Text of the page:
A Thin Dark Line
Theorists ascribe the popularity of murder mysteries to the patterns that they usually follow. Such patterns include a clearly defined hero, an equally clear villain, an excruciating investigation aimed at exposing the guilty, and an ending with either a one-on-one confrontation between the hero and the villain, or a courtroom case in which the villain is punished and the hero vindicated. In A THIN DARK LINE, Tami Hoag alters this formula yet still delivers a riveting story.
Readers learn within the first forty-four pages that real estate agent Pamela Bichon has been brutally murdered. Accused architect Marcus Renard has been freed on a technicality despite a preponderance of evidence against him. Nick Fourcade, a former New Orleans cop with rumors of manufactured evidence in his past, is responsible for the error. The fourth chapter ends with Deputy Annie Broussard rescuing Renard from a vicious beating at the hands of a seething Fourcade.
Broussard arrests Fourcade, and from then on Hoag asserts her unique perspective by implicitly examining the presumption of innocence while dealing with Broussard’s dogged search for truth in the Bichon murder. In addition to her obsession with Renard’s guilt, Broussard must deal with sadistic ostracism at the hands of her fellow officers, who brand her a traitor for arresting Fourcade, and with censure from her superiors, who consider her a discipline problem. With nowhere to turn, she reluctantly forges an unofficial partnership with Fourcade, since each perceives that the other is the only one interested in justice for Pam Bichon. The partnership solves the case, although not in a way that either would have foreseen.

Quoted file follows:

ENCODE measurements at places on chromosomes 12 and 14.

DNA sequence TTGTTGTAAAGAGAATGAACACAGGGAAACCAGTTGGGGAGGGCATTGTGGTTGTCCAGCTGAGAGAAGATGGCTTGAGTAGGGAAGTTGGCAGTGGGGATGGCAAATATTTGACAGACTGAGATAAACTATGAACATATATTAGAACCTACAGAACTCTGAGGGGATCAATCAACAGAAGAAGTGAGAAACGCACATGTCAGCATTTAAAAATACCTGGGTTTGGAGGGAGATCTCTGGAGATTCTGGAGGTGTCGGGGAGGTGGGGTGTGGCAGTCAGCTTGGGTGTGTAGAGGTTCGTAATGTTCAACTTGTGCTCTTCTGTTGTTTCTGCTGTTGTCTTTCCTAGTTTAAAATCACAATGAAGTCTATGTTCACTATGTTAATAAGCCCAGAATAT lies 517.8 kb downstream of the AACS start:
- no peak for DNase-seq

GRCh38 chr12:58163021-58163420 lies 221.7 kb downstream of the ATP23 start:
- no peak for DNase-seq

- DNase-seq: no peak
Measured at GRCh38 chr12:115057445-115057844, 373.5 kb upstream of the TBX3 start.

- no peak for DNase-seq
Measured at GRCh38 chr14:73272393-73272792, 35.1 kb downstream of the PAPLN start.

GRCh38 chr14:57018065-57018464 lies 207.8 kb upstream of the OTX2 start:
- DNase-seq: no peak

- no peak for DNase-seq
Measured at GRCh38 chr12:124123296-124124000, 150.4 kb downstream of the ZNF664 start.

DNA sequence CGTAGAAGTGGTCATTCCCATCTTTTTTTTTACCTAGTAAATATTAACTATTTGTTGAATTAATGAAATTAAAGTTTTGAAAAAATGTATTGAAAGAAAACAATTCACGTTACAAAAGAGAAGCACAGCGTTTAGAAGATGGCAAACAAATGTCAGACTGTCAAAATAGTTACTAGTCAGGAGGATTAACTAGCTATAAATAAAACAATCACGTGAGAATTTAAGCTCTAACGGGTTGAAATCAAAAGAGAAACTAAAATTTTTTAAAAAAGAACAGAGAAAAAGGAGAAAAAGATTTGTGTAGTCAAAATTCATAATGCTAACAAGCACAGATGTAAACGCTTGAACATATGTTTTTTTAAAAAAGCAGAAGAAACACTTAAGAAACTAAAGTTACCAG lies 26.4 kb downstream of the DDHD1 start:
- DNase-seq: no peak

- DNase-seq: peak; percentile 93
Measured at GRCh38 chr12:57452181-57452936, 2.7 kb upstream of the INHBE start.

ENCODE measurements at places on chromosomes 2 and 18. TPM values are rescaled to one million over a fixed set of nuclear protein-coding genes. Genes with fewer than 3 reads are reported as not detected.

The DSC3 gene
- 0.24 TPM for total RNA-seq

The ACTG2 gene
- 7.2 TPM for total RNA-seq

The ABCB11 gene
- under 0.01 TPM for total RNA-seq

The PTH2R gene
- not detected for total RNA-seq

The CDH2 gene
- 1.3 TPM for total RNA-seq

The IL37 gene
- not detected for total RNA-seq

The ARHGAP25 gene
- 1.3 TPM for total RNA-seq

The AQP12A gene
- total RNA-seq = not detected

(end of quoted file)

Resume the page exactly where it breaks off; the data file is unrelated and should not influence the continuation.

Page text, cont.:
Tami Hoag amply satisfies the readers’ appetite for mystery, while at the same time suggesting that they must re-examine their attitudes toward the presumption of innocence.